Sheffield Forgemasters Intl. Ltd. will forge a large, civil nuclear reactor vessel head by the end of this year, as part of a project to develop production technologies for NuScale Power LLC’s small modular reactor (SMR) design.

The New Opportunity in Nuclear Power

Aug. 17, 2016
A small modular reactor technology is challenging the paradox of cost and opportunity, and one notable forger is on board

Nuclear power is a paradox. It is “clean” energy because it results in no carbon dioxide emissions, and yet it presents a different environmental concern, involving disposal of spent fuel. That’s a decades-old problem that’s considered less concerning, in view of the world’s expanding need for light, heat, and power.

Then there is the paradox of cost: nuclear energy is generally considered affordable, because it’s not susceptible shortages as oil and gas may be, though the development time and cost of nuclear projects can be prolonged for decades thanks to regulatory issues, as well as reactor design and construction.

There is a paradox in the opportunity that nuclear power presents to system designers and suppliers too, like the forgers need to supply the highly engineered structural units that form reactor vessels. Forging is the manufacturing method of choice for these steel parts, which must be large and dense, with the proper shape to contain the reactor and materials used in the energy-generating process.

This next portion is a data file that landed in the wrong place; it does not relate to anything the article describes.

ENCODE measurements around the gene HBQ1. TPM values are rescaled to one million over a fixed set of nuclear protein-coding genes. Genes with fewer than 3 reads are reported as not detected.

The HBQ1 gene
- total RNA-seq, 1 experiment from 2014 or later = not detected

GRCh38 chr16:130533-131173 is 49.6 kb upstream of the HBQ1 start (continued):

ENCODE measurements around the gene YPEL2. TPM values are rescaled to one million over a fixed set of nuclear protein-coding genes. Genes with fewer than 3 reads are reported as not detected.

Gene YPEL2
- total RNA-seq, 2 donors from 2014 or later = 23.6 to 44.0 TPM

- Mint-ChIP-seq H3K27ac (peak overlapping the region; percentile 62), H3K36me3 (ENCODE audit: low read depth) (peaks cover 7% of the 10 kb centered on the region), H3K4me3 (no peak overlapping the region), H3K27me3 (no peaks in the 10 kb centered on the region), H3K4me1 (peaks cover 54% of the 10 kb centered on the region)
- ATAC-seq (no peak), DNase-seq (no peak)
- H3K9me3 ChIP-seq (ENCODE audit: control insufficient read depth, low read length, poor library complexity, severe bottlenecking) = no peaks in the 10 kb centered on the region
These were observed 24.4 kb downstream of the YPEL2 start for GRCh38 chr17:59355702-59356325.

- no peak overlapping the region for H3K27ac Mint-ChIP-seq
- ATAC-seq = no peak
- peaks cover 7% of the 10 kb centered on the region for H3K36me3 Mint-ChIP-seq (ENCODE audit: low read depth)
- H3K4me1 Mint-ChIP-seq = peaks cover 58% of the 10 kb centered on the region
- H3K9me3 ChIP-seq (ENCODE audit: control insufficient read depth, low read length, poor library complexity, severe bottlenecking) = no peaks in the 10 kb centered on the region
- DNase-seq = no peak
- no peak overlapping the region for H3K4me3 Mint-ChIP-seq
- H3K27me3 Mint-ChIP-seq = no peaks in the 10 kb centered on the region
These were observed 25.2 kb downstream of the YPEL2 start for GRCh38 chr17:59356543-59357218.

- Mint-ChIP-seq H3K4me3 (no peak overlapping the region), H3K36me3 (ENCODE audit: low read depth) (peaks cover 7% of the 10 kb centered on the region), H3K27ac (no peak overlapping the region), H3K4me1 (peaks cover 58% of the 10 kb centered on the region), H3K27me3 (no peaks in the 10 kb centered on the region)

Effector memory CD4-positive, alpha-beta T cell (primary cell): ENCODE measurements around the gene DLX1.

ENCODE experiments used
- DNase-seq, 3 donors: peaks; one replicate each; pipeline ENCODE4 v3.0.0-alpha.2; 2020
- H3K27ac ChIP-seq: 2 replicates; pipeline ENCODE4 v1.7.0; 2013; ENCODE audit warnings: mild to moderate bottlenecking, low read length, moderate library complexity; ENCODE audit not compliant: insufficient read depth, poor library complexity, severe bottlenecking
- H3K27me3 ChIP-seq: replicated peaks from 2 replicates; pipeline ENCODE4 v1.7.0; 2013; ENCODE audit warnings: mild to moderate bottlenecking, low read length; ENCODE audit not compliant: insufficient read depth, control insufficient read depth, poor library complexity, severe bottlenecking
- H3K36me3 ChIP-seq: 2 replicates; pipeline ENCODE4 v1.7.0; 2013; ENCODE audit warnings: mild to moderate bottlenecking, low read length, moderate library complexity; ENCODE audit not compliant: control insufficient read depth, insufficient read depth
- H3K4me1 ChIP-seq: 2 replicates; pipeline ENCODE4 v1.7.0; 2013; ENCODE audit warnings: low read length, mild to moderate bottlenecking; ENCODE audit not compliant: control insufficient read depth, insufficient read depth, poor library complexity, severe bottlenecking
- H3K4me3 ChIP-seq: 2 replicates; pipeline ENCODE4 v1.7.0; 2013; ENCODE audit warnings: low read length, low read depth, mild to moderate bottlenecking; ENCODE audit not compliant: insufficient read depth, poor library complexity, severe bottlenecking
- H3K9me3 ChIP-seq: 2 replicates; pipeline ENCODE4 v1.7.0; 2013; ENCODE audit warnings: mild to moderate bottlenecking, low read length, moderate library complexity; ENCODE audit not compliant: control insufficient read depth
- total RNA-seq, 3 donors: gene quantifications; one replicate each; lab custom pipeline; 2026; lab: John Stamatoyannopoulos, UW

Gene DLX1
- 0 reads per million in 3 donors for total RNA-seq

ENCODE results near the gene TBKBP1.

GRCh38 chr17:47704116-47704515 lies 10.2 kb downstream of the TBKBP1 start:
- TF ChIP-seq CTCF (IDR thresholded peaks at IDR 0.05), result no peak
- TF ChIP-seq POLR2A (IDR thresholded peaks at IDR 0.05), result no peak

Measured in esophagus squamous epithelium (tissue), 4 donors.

Last year NuScale Power completed a full-scale, upper module mockup of its NuScale Power Module™, consisting of the top assembly of the NPM, from the module access platform down to the elevation of the reactor vessel head.

The paradox is that only a handful of forgers are able and certified to produce such vessels; the factors that slow development of nuclear power projects also discourage more forgers from entering the game. And, without a steady flow of new projects, more competitors are reluctant to take the risk of investing in that capability.

In the past year a U.S. developer has cut through many of the limitations with a new, small modular reactor design — and that design is providing a new line of activity for a noteworthy forging operation.

Portland, OR-based NuScale Power LLC calls itself the only U.S. company established to commercialize small modular reactor (SMR) technology, which it developed. It calls the NuScale plant design “simple, safe, economic and scalable.” NuScale has designed an Integral Pressurized Water Reactor (IPWR) based on light water reactor technology, a technology used to generate power several decades. It claims its “simplified, passive technology” is suitable to a design that reduces complexity and safety risks and enhances operability. It plans to develop new, modular power plants - scalable in 50 MWe (gross) increments.

The system is less complex because it relies only on gravity, convection, and conduction (“natural forces of physics,” according to NuScale) for normal operations and shutdown. Many large and complex systems that are common to larger reactor design (e.g., reactor coolant pumps, motors, valves, large-diameter reactor coolant system piping) are not involved in the NuScale design.